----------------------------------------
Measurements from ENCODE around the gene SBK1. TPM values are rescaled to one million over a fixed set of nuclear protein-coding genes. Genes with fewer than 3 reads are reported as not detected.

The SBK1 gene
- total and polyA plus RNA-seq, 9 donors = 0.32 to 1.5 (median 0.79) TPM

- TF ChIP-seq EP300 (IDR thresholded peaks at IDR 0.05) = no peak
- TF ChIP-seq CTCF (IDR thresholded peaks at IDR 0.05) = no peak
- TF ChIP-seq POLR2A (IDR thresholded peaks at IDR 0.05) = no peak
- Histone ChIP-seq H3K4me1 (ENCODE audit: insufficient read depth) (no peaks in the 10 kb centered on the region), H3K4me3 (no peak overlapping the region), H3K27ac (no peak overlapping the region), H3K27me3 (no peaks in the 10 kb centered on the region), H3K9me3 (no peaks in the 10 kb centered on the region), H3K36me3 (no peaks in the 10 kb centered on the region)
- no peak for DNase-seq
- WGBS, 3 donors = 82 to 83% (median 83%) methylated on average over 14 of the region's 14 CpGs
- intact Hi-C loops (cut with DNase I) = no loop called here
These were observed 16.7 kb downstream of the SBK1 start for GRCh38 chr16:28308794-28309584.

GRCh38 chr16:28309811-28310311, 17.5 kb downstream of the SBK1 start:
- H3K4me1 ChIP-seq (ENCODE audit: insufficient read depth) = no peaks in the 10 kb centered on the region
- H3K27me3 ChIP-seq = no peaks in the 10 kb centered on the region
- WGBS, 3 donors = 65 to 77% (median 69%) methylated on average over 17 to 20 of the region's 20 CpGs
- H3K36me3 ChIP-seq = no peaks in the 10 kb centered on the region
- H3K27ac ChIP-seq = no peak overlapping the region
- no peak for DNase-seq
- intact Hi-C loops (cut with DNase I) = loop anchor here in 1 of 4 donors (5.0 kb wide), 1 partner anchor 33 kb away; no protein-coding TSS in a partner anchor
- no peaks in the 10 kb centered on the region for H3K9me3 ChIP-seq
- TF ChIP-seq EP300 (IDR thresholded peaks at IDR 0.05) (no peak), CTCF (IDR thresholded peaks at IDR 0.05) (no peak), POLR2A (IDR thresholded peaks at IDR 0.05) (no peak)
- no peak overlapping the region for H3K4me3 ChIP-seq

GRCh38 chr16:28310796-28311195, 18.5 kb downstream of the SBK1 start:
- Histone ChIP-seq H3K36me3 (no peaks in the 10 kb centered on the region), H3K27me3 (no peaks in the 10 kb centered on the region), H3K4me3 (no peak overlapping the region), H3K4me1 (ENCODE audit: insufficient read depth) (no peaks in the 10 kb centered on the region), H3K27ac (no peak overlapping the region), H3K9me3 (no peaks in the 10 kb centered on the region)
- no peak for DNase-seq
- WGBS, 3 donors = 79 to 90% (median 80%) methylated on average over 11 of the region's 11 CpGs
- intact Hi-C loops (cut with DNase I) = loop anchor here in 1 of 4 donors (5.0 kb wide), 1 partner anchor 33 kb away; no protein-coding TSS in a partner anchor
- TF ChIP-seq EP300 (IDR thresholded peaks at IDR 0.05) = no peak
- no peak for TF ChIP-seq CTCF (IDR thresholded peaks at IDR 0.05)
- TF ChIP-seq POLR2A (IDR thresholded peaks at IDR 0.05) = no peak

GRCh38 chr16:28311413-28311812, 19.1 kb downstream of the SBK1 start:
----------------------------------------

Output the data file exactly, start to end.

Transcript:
Measurements from ENCODE around the gene SBK1. TPM values are rescaled to one million over a fixed set of nuclear protein-coding genes. Genes with fewer than 3 reads are reported as not detected.

The SBK1 gene
- total and polyA plus RNA-seq, 9 donors = 0.32 to 1.5 (median 0.79) TPM

- TF ChIP-seq EP300 (IDR thresholded peaks at IDR 0.05) = no peak
- TF ChIP-seq CTCF (IDR thresholded peaks at IDR 0.05) = no peak
- TF ChIP-seq POLR2A (IDR thresholded peaks at IDR 0.05) = no peak
- Histone ChIP-seq H3K4me1 (ENCODE audit: insufficient read depth) (no peaks in the 10 kb centered on the region), H3K4me3 (no peak overlapping the region), H3K27ac (no peak overlapping the region), H3K27me3 (no peaks in the 10 kb centered on the region), H3K9me3 (no peaks in the 10 kb centered on the region), H3K36me3 (no peaks in the 10 kb centered on the region)
- no peak for DNase-seq
- WGBS, 3 donors = 82 to 83% (median 83%) methylated on average over 14 of the region's 14 CpGs
- intact Hi-C loops (cut with DNase I) = no loop called here
These were observed 16.7 kb downstream of the SBK1 start for GRCh38 chr16:28308794-28309584.

GRCh38 chr16:28309811-28310311, 17.5 kb downstream of the SBK1 start:
- H3K4me1 ChIP-seq (ENCODE audit: insufficient read depth) = no peaks in the 10 kb centered on the region
- H3K27me3 ChIP-seq = no peaks in the 10 kb centered on the region
- WGBS, 3 donors = 65 to 77% (median 69%) methylated on average over 17 to 20 of the region's 20 CpGs
- H3K36me3 ChIP-seq = no peaks in the 10 kb centered on the region
- H3K27ac ChIP-seq = no peak overlapping the region
- no peak for DNase-seq
- intact Hi-C loops (cut with DNase I) = loop anchor here in 1 of 4 donors (5.0 kb wide), 1 partner anchor 33 kb away; no protein-coding TSS in a partner anchor
- no peaks in the 10 kb centered on the region for H3K9me3 ChIP-seq
- TF ChIP-seq EP300 (IDR thresholded peaks at IDR 0.05) (no peak), CTCF (IDR thresholded peaks at IDR 0.05) (no peak), POLR2A (IDR thresholded peaks at IDR 0.05) (no peak)
- no peak overlapping the region for H3K4me3 ChIP-seq

GRCh38 chr16:28310796-28311195, 18.5 kb downstream of the SBK1 start:
- Histone ChIP-seq H3K36me3 (no peaks in the 10 kb centered on the region), H3K27me3 (no peaks in the 10 kb centered on the region), H3K4me3 (no peak overlapping the region), H3K4me1 (ENCODE audit: insufficient read depth) (no peaks in the 10 kb centered on the region), H3K27ac (no peak overlapping the region), H3K9me3 (no peaks in the 10 kb centered on the region)
- no peak for DNase-seq
- WGBS, 3 donors = 79 to 90% (median 80%) methylated on average over 11 of the region's 11 CpGs
- intact Hi-C loops (cut with DNase I) = loop anchor here in 1 of 4 donors (5.0 kb wide), 1 partner anchor 33 kb away; no protein-coding TSS in a partner anchor
- TF ChIP-seq EP300 (IDR thresholded peaks at IDR 0.05) = no peak
- no peak for TF ChIP-seq CTCF (IDR thresholded peaks at IDR 0.05)
- TF ChIP-seq POLR2A (IDR thresholded peaks at IDR 0.05) = no peak

GRCh38 chr16:28311413-28311812, 19.1 kb downstream of the SBK1 start: